All this article says is that extroversion is good and introversion is failure to be extroverted. Maybe what’s really misunderstood is extroversion! Or maybe neither has any meaning if “experts” do not agree on their meaning.

    Link to this
  8. 8. garyoke 7:41 pm 06/11/2014

    Interesting – but only goes to show why psychology is not a true science, but conjectural. All of the signs of introversion that you initially dismiss are true of me, and other introverts I know.

    I am a classic “social introvert” – a gregarious, joke telling teacher who loves to act on stage. Yet when I’m “off”, I crave solitude and reading/music time. Uncomfortable in groups, yet a leader when called upon. I never plan parties, and attend them reluctantly – yet enjoy animated, dynamic 1:1 and small group conversations.

    Those who truly know me are shocked to discover my true nature.

    Link to this
  9. 9. skates 9:05 pm 06/11/2014

    While I can agree with some of the ideas , the article uncovers several issues. Epistemically:
    1. The attempt to adapt acceptable ideas to modern human science by removing the ‘taint’ of any spiritual connotation. For me it has fallen flat. There is much in the ethos, i.e. human thought and social interaction, that can’t be described without such references, including attributes that were once considered aspects of the (now defunct) psyche, as Jung has introduced. For example, traits such as introspection, reflection, insight, and intuition imply this aspect and bring clarity to the description of personality, whether introvert or extrovert. Unfortunately, relegated to the muse and classic literature, they are for the most part deemed lacking in utility and may be forgotten.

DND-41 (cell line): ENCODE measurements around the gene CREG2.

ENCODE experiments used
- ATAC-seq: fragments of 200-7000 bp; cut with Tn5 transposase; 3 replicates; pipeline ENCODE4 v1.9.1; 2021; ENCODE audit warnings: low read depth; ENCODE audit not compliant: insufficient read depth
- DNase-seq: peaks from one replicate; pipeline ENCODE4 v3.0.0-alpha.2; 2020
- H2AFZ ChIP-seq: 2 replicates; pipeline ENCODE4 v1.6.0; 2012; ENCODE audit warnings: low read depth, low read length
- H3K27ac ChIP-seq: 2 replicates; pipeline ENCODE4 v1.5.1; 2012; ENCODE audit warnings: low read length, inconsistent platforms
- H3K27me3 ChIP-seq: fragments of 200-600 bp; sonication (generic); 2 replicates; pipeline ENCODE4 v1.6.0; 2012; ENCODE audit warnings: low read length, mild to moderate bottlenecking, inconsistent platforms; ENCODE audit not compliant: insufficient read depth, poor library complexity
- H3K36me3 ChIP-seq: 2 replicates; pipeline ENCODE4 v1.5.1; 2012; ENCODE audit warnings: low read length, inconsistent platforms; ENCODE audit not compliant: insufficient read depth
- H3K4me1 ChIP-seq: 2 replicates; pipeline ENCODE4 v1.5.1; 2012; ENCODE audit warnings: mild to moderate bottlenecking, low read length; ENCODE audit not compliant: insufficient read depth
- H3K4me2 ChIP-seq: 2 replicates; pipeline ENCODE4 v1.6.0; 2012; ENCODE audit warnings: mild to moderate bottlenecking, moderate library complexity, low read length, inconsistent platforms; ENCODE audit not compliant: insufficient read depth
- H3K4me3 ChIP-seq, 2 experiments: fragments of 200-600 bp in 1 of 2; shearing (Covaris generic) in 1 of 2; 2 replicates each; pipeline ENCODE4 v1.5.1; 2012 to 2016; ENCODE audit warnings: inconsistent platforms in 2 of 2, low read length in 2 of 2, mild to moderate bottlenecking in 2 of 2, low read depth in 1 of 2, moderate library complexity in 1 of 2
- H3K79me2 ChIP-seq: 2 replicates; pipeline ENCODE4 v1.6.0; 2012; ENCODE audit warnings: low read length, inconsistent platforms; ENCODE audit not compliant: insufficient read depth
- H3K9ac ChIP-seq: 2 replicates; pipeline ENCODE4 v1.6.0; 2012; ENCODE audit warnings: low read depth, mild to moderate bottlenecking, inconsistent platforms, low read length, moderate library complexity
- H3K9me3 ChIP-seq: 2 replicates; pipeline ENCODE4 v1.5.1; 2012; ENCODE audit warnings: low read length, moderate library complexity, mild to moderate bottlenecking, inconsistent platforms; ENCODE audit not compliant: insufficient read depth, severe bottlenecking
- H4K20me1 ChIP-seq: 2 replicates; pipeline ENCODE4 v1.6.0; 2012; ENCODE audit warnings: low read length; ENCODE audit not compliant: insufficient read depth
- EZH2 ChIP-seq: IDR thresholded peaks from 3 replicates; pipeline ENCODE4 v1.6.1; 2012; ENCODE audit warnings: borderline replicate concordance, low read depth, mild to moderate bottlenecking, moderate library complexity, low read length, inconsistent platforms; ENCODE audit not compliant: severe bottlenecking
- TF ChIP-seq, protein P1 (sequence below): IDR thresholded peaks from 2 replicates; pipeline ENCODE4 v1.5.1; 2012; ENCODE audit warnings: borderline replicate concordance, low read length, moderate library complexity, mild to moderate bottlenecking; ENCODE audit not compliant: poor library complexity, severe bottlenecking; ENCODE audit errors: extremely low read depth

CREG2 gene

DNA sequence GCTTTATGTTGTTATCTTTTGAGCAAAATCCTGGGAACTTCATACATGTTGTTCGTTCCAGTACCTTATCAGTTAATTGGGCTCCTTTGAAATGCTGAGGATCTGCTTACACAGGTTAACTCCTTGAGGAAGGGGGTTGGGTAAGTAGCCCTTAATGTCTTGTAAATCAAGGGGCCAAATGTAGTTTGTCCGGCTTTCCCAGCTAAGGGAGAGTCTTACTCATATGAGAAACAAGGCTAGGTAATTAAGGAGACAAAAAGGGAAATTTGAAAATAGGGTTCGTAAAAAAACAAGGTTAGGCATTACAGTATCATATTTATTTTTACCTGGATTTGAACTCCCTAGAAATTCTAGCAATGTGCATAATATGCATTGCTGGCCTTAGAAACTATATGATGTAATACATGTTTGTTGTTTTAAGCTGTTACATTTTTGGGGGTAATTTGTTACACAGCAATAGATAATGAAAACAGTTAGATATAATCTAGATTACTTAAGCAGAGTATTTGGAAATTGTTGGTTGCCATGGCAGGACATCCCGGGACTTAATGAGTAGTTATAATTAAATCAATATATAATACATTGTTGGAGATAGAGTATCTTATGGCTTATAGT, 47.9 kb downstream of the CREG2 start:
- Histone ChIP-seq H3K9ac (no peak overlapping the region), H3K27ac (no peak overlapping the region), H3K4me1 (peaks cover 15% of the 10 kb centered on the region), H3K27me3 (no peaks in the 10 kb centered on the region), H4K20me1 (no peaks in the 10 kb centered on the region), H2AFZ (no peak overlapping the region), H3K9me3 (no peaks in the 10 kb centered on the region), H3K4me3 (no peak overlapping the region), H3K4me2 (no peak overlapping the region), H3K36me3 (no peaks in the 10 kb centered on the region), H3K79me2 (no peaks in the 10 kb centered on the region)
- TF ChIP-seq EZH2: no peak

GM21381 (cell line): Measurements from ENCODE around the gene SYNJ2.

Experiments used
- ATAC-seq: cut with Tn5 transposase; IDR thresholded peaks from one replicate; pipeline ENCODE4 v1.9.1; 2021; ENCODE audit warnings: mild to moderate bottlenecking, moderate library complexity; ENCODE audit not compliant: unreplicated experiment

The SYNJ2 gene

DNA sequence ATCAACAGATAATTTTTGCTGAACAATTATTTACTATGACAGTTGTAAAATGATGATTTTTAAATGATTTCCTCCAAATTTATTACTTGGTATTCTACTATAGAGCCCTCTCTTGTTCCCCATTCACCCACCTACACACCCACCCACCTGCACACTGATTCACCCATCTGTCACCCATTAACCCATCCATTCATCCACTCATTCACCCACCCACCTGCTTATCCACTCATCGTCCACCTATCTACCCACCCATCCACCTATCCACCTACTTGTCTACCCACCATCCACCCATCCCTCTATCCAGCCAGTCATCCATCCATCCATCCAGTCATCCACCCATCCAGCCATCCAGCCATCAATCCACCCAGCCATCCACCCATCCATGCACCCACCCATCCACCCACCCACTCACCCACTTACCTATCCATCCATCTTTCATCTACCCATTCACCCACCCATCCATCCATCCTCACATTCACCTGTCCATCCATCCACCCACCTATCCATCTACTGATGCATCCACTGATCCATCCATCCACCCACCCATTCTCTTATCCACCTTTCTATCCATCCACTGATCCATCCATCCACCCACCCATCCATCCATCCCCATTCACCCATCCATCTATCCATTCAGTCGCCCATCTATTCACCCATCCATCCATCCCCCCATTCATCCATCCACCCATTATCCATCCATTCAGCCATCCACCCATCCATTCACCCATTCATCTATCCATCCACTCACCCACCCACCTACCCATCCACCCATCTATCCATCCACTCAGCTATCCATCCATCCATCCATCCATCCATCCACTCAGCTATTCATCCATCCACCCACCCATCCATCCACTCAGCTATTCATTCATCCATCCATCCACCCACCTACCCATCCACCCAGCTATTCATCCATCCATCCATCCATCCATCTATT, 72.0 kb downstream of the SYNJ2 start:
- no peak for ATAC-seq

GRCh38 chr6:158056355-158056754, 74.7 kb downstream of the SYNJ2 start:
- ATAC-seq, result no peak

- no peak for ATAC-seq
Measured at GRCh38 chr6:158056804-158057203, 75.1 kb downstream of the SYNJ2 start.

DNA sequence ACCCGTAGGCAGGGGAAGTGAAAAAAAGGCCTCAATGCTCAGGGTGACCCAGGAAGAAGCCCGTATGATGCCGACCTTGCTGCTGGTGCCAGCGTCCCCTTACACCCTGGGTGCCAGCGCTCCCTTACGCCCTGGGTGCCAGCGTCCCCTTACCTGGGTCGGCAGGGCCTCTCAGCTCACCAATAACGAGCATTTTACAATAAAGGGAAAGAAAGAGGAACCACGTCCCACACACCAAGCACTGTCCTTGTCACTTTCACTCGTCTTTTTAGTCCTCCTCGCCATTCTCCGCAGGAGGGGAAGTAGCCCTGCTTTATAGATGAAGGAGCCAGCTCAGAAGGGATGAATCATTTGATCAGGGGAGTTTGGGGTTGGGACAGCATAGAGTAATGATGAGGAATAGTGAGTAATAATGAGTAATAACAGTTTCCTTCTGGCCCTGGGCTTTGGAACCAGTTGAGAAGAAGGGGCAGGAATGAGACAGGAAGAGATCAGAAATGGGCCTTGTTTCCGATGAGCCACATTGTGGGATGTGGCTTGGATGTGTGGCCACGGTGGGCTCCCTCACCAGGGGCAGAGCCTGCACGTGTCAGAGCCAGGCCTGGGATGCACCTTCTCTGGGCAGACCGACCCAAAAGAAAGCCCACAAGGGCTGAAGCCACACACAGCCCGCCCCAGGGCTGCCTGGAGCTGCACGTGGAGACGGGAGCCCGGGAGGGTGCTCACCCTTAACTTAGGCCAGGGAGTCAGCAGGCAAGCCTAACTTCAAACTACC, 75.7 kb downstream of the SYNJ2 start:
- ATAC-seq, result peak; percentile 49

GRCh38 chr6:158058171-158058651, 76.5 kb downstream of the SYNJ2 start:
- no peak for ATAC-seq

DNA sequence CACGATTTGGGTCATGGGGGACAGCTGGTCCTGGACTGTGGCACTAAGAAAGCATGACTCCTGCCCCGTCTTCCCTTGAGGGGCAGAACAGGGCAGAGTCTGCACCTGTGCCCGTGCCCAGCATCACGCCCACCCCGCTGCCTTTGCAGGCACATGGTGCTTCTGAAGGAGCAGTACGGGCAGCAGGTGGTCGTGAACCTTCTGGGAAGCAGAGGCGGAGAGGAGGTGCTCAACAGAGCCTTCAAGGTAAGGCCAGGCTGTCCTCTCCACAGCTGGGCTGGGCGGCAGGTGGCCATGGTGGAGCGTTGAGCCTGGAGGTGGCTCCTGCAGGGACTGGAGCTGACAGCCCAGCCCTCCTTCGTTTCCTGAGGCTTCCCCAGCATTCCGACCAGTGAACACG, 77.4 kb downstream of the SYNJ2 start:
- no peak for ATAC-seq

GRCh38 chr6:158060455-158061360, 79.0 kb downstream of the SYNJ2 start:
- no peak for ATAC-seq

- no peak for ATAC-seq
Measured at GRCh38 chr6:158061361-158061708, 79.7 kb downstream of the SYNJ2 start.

Conversely, I believe human knowledge will be wonderfully enhanced by advances in neuroscience and epigenetics. And I’m not averse to minimizing the reliance on religion and its derivatives in empirical knowledge in the face of compelling evidence. However, to do so for its own sake when there is an absence of another acceptable definition, is unscientific and narrow minded. Dogmatic.

    I could live with this oversight if it weren’t for the introvert in me taking umbrage with this issue:
    2. There is no essence to the question of introversion in this article which has completely failed to define it. Unlike personality traits which can narrowly escape scrutiny by being defined by their counterparts, unless it was the article’s failed attempt to show otherwise, apparently introversion is a personality type. That is, the definition of introversion depending solely on its opposite makes the summation sound more like an encouraging pat on the back to the poor introvert. “Don’t worry, we know you’re suffering but you’re not such a total introvert after all. You probably have some characteristics that make you more like an extrovert than you think.”